Platform Reviewed: PC Platform Available: PC, Xbox One Publisher: SOEDESCO Publishing Developer: Storm in a Teacup Release Date: April 30, 2016 MSRP: $13.99 (Php. 499.95)
N.E.R.O., or Nothing Ever Remains Obscure, is one of those titles that starts off as a mysterious, bizzare, and question-filled game, filled with surprises and twists as you progress further into the game. The game is a really good combination of a first-person interactive novel, and a puzzler game, at that. It is developed by Storm in a Teacup and, to my surprise, caught me pretty off guard.
You are a Nero, a mysterious, shrouded figure that seems to have found his way to some sort of island, leading him to secrets hidden deep within the place. The beginning of the game fills your mind with questions like: “Who is Nero?”, or “What is this island?”, or “What is really the story behind all mysteriousness of the game?”. Luckily, the game didn’t fail to answer those questions. Well, most of them, anyway.
The gameplay of the game is pretty straightforward. You control Nero via WASD keys for movemement, right mouse button for charging your power (you’ll get one shortly after starting the game), and left mouse button to release it. Also, when interacting through various objects in the game, you simply press the left mouse button, too. The game’s story is actually really nice (and heart-breaking, at that), and the game was also able to combine it with different puzzles (though sometimes they get sort of repetitive-ish due to mainly relying on your ‘ball’ power), which, in my opinion, keeps you up and running, and most likely interested throughout the game. Speaking of the game’s story, there are also a lot of floating sentences that you can find around the place that links its content to the game’s story. Solving puzzles also gives you more insight to the story, apart from progressing further after having solved each and every one of it. The gameplay’s pretty basic, but combined with the story’s narrative, it actually boosted the game’s quality. The game somehow reminds me of Slender: The Arrival, but with a much nicer atmosphere. The story is different, though, giving N.E.R.O. an upper hand. The fps in this game also sort of lags at times, like when you throw your orb, the fps of the orb doesn’t really match with its speed.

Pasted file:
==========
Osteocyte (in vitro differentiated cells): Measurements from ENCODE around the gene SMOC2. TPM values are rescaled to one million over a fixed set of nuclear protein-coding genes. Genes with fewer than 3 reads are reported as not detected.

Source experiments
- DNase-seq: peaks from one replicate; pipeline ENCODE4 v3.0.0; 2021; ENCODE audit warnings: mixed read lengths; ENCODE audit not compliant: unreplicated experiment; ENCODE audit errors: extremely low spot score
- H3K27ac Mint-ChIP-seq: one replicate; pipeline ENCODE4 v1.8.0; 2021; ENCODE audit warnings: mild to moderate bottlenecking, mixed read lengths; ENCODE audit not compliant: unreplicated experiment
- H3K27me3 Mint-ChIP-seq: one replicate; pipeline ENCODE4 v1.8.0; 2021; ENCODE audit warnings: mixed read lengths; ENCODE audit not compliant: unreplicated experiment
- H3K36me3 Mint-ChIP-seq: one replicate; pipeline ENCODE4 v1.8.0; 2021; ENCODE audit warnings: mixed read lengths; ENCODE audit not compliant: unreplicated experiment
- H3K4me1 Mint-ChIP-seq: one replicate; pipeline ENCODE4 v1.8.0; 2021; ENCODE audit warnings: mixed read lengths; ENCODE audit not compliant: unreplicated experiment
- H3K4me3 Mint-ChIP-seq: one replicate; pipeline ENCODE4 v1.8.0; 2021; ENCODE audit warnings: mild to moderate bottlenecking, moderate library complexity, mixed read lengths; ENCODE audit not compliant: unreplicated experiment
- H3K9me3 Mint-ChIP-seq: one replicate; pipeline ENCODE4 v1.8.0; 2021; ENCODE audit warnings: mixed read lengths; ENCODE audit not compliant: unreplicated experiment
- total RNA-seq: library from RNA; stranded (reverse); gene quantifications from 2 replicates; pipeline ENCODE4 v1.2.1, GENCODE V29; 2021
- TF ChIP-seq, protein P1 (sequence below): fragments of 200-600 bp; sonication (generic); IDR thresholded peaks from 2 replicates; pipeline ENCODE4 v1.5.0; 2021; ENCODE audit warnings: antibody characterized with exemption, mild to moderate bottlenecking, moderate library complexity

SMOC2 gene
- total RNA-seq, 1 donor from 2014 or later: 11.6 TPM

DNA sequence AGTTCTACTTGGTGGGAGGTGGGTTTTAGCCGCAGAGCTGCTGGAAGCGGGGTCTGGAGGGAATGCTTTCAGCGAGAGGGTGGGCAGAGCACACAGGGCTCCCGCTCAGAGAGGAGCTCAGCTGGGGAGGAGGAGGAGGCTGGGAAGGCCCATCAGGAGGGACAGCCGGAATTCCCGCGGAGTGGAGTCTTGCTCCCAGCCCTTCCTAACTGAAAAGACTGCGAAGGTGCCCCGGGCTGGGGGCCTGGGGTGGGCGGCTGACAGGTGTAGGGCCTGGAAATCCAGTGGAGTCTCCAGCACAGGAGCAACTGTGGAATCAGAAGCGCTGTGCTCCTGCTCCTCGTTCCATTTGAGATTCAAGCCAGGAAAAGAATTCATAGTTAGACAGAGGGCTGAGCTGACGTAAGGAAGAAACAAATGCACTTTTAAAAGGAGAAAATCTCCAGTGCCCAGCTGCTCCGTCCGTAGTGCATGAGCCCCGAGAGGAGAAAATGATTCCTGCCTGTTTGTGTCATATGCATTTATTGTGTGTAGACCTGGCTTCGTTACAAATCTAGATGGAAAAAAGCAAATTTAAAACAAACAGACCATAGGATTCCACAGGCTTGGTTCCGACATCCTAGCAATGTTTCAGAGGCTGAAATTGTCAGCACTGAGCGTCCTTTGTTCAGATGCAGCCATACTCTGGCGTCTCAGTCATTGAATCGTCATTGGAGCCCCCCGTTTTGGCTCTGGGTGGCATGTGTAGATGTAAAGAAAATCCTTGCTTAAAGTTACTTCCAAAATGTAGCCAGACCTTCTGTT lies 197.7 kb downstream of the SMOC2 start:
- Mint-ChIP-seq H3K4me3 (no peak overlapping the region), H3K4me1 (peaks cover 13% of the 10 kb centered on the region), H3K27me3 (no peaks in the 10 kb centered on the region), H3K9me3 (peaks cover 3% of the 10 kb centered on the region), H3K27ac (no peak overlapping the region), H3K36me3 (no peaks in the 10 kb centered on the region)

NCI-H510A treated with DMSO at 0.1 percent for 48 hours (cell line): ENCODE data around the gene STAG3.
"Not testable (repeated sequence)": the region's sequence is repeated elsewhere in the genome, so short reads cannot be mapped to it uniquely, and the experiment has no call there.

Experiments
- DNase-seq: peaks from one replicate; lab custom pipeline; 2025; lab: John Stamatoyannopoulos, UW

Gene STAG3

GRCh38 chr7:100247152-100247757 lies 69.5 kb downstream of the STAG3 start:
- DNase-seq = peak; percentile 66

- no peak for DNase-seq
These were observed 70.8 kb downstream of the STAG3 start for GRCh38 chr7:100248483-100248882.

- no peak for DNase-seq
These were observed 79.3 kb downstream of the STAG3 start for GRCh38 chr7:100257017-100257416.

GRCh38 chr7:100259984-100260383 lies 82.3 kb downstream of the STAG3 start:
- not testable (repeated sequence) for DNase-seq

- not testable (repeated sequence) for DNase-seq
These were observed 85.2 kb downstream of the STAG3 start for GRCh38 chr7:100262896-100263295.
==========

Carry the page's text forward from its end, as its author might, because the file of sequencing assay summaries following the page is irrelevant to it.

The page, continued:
Now, the environment of the game is beautiful. I know that the game is filled with dark places (and also scary ones, like the hospital area where it gave me the Outlast vibe), but come on, the mixture of dark places plus bioluminescent plants and animals really stands out in this game. I don’t have a thing for bright colors, or neon lights, or even the bioluminescent types that is shown in this game, but it surely was able to prove that bright lights can be beautiful to watch, too (and not just harm the eyes, or turn you blind…). The beautiful combination of brightly-glowing large caterpillars eating on rocks, trees, pillars or any other terrain adds an oddly satisfying beauty to the game. The giant caterpillars aren’t the only ones glowing in this game (they were prominent in this game, so I had to give credits to them for lighting a path for me), there are also several others you can see such as the tiny, to really large, floating jellyfishes (yes, floating, in air), to the plants the fungi, the trees, the birds, and a whole lot of oddities as you further progress throughout the game. The lighting in this game is weirdly fulfilling’s, although at some points you’ll notice rough edges along the way. It doesn’t really ruin the whole game, though.
Albeit the gameplay and environment indifferences the game had, N.E.R.O. did not fail to actually deliver its main concept throughout its story.
The story-telling in this game is actually really beautiful, and it’ll always hold a special place in my heart (it’ll also always remind me that a great story doesn’t always really have to have a happy ending. Rather, a great story is when everything said would make sense, and that everything in it would teach you a lesson after the story’s been done). Although some may have a lot more questions as to what happened to this part, of if that part really ended that way, it seems to me that the game has proven its point, and that it succeeded in delivering on what it intended to deliver.
This review is based on a review copy provided by the developers/publisher.